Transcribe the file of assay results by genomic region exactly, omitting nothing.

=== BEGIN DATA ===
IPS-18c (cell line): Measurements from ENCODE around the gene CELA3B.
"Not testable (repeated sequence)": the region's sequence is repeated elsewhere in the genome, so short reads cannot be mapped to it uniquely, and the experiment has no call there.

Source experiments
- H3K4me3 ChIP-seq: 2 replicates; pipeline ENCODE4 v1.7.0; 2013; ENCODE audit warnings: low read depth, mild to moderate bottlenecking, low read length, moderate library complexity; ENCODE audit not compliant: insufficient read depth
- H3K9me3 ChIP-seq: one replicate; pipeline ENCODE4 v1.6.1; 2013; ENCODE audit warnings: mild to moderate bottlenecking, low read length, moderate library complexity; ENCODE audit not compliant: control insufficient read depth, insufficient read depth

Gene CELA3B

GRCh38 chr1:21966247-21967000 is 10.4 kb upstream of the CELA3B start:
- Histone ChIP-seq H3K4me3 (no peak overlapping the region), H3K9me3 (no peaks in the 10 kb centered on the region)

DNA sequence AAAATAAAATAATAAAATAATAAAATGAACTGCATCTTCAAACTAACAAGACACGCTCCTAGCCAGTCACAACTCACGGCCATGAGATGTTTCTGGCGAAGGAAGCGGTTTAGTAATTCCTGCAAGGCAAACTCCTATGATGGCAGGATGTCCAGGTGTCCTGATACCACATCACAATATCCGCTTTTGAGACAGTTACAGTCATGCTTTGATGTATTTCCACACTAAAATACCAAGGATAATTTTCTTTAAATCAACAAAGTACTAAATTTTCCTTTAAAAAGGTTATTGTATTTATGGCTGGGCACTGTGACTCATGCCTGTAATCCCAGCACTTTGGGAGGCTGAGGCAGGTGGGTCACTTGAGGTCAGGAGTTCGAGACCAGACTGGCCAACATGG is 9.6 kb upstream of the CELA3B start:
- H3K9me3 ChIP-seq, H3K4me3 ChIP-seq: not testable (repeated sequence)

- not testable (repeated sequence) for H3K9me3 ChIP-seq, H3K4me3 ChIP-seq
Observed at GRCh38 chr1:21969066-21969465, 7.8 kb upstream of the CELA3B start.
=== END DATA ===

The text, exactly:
IPS-18c (cell line): Measurements from ENCODE around the gene CELA3B.
"Not testable (repeated sequence)": the region's sequence is repeated elsewhere in the genome, so short reads cannot be mapped to it uniquely, and the experiment has no call there.

Source experiments
- H3K4me3 ChIP-seq: 2 replicates; pipeline ENCODE4 v1.7.0; 2013; ENCODE audit warnings: low read depth, mild to moderate bottlenecking, low read length, moderate library complexity; ENCODE audit not compliant: insufficient read depth
- H3K9me3 ChIP-seq: one replicate; pipeline ENCODE4 v1.6.1; 2013; ENCODE audit warnings: mild to moderate bottlenecking, low read length, moderate library complexity; ENCODE audit not compliant: control insufficient read depth, insufficient read depth

Gene CELA3B

GRCh38 chr1:21966247-21967000 is 10.4 kb upstream of the CELA3B start:
- Histone ChIP-seq H3K4me3 (no peak overlapping the region), H3K9me3 (no peaks in the 10 kb centered on the region)

DNA sequence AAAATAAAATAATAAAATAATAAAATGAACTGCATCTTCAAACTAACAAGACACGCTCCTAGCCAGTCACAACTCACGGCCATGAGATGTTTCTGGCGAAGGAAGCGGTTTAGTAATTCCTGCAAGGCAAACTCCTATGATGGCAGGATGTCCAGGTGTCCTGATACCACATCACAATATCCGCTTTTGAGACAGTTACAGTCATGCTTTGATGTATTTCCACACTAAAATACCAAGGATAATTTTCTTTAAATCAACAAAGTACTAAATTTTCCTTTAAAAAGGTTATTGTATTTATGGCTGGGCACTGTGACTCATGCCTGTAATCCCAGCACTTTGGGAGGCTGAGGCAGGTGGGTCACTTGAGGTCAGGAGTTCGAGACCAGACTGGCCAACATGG is 9.6 kb upstream of the CELA3B start:
- H3K9me3 ChIP-seq, H3K4me3 ChIP-seq: not testable (repeated sequence)

- not testable (repeated sequence) for H3K9me3 ChIP-seq, H3K4me3 ChIP-seq
Observed at GRCh38 chr1:21969066-21969465, 7.8 kb upstream of the CELA3B start.